We pick out the best classic cars to arrive on the scene in 1964, each celebrating its 60th birthday in 2024

Mini Moke (1964–1993)

With the development of the Mini, Alec Issigonis always intended to create several vehicles on the platform, including a utilitarian derivative to eat into the Land Rover’s military market. Codenamed ‘Buckboard’, prototypes were shown to the British Army in 1959, proposed as a parachute-droppable vehicle – similar to Honda’s Monkey Bike – but the low ground clearance and power put the military off.

Disappointed but not disheartened, BMC tweaked what was now called the Mini Moke and pitched it as a light commercial vehicle for the general public in 1964. Unfortunately, its lack of cargo space led to Customs and Excise classifying it as a passenger car, therefore attracting the associated purchase tax. Given the canvas roof, bare-bones interior and lack of doors or windows, the Moke looked expensive compared to a regular Mini, let alone any number of other ‘normal’ cars that shielded you from the elements. Unsurprisingly, just 14,500 Mokes were built before British production ended in 1968.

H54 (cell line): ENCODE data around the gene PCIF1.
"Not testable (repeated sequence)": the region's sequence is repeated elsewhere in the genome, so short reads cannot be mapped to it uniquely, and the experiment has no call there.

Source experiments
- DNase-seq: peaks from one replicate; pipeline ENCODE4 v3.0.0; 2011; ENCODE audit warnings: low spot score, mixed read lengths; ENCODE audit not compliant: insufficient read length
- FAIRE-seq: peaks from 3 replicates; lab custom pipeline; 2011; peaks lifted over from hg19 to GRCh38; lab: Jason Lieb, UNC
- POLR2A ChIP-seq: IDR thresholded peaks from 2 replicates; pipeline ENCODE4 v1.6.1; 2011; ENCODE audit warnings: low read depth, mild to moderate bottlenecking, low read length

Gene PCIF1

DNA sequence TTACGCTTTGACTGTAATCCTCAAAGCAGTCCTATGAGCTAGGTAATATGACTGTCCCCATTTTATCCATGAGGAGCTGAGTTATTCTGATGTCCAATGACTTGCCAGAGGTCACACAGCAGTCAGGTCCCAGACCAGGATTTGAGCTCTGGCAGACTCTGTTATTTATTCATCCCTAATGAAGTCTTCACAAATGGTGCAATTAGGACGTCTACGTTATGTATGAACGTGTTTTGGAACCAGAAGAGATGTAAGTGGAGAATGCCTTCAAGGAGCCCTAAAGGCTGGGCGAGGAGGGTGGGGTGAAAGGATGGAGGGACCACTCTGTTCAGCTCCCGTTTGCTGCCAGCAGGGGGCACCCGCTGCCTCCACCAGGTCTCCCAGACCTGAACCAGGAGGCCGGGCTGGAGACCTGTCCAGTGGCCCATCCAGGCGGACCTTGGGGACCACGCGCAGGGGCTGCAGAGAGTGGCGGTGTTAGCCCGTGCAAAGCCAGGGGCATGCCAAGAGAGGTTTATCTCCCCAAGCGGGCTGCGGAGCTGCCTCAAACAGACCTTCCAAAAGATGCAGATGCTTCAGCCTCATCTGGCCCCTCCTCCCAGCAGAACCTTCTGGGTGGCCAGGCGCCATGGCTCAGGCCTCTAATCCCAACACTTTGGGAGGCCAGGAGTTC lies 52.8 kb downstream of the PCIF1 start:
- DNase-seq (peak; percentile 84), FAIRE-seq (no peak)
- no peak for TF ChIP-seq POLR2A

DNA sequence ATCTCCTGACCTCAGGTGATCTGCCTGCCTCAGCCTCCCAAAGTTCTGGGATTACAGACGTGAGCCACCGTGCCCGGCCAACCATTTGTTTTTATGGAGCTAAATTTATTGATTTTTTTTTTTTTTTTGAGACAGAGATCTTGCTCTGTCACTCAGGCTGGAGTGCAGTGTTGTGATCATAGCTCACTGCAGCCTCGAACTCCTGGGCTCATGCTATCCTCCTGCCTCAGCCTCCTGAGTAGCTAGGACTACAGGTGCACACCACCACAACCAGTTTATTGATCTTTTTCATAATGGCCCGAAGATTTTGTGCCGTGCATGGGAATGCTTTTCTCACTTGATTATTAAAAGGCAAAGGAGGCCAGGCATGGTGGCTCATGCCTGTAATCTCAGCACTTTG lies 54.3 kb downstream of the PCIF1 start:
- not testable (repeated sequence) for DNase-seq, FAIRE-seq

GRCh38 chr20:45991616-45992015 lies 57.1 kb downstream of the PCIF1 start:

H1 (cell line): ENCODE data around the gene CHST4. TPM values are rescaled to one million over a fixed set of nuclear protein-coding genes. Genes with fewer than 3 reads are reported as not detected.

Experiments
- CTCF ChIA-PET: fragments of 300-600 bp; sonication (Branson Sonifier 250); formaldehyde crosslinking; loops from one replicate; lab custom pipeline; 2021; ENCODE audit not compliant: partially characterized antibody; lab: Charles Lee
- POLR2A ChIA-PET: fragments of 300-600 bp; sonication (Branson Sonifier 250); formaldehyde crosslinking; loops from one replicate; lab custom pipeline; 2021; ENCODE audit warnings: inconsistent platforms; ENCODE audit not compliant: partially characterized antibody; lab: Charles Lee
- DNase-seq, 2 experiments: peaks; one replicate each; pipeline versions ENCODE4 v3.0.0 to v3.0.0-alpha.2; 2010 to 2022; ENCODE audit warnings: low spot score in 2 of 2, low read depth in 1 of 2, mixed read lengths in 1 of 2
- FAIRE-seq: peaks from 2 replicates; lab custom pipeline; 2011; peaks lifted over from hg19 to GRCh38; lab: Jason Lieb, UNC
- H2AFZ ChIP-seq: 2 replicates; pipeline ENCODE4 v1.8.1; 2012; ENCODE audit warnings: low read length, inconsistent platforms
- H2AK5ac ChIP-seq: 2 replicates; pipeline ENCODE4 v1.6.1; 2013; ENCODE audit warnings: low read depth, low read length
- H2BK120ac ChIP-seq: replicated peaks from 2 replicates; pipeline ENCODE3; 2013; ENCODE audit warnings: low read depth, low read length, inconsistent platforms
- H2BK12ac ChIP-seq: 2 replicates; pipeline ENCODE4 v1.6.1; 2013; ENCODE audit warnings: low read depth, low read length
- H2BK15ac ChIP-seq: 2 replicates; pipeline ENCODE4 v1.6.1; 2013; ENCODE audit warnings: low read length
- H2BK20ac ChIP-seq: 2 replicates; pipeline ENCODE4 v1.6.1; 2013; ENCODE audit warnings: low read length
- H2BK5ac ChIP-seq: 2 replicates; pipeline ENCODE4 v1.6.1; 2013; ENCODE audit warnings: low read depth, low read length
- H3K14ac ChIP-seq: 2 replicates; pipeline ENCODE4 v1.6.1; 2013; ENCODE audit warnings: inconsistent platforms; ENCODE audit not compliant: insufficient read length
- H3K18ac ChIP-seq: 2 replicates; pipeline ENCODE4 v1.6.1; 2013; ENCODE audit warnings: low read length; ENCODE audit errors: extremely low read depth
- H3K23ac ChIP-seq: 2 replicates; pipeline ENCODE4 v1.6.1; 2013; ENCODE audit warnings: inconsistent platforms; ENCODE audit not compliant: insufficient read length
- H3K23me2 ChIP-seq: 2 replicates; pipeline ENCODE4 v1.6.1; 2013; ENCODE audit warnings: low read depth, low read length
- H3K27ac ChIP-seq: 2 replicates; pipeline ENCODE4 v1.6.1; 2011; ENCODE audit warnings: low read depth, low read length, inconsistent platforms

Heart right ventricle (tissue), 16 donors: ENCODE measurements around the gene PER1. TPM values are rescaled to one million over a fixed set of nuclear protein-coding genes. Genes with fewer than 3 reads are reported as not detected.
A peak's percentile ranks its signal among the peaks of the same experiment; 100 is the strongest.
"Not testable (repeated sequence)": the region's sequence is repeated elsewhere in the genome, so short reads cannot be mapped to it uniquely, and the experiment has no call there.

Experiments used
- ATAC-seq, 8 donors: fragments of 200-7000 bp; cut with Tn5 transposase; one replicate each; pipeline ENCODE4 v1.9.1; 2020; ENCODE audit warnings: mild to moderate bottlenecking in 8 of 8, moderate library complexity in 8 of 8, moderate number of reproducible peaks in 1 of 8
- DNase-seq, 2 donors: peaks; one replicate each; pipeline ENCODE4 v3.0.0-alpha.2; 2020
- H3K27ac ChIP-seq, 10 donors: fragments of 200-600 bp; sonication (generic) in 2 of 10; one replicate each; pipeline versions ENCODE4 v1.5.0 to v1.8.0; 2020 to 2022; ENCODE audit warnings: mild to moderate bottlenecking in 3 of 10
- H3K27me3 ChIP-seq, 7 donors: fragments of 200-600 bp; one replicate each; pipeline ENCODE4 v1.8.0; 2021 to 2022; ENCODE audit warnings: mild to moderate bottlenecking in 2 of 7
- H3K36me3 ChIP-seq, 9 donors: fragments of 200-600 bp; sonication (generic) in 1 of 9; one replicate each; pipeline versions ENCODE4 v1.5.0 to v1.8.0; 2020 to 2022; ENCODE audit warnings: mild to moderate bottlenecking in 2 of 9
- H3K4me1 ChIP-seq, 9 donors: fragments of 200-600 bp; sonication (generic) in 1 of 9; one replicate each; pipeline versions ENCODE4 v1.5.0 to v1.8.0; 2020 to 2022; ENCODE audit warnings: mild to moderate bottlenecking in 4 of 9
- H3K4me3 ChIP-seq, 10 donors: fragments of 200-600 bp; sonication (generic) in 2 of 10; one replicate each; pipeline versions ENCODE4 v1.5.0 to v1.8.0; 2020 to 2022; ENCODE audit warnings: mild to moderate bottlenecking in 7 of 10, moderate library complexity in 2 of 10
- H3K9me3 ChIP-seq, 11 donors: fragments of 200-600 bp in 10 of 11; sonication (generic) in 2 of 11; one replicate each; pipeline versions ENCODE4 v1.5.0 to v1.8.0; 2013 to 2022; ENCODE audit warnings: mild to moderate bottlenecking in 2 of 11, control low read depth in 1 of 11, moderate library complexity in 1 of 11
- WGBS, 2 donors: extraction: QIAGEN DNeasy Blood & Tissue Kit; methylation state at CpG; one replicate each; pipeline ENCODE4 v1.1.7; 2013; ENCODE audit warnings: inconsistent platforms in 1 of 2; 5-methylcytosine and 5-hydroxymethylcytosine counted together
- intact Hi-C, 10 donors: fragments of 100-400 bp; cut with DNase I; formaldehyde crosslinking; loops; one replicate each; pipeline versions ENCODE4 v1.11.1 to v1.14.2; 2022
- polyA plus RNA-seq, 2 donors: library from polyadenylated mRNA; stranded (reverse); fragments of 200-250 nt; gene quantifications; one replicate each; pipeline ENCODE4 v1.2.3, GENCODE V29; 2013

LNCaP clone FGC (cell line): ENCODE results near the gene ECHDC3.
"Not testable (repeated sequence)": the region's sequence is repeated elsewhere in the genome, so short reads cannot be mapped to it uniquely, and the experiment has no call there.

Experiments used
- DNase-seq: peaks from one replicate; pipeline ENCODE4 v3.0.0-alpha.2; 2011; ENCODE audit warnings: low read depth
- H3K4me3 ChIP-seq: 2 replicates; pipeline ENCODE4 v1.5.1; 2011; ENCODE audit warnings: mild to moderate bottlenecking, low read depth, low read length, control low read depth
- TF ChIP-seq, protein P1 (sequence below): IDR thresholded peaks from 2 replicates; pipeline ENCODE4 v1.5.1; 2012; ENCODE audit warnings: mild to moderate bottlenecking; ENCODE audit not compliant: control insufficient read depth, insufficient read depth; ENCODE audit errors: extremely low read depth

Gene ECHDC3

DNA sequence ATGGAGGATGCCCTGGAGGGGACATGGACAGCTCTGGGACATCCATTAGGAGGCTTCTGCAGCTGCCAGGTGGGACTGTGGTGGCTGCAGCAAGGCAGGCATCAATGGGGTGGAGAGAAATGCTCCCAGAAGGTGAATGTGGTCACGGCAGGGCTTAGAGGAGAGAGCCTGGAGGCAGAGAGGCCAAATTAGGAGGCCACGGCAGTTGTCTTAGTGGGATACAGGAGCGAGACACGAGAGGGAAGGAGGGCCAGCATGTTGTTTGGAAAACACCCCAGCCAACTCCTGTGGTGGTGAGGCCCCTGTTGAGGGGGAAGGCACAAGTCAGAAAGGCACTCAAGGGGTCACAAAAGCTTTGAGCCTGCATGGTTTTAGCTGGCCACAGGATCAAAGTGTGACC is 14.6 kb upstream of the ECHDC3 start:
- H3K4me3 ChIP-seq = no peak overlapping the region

However, the Moke found a niche as a fun recreational vehicle when it arrived in 1964, especially in hotter destinations. Indeed, it had plenty of appeal – the ultra-low weight, combined with variations of the eager A-Series engine and the excitement brought by being so low to the ground and having no substantial bodywork around you, made the Moke a hoot to drive.

Of those British-built cars, only around a tenth were sold domestically, and in 1966 production began in Australia too. Over 26,000 Mokes were built Down Under until 1982, complete with the 1275cc engine in later ‘Californian’ models, before production restarted in Portugal in 1983. The Moke continued under the control of Austin-Rover Portugal until mid-1989, but despite being profitable, the rights were sold to Italian company Cagiva, which produced practically identical Mokes in Portugal from 1991 through to early ’93.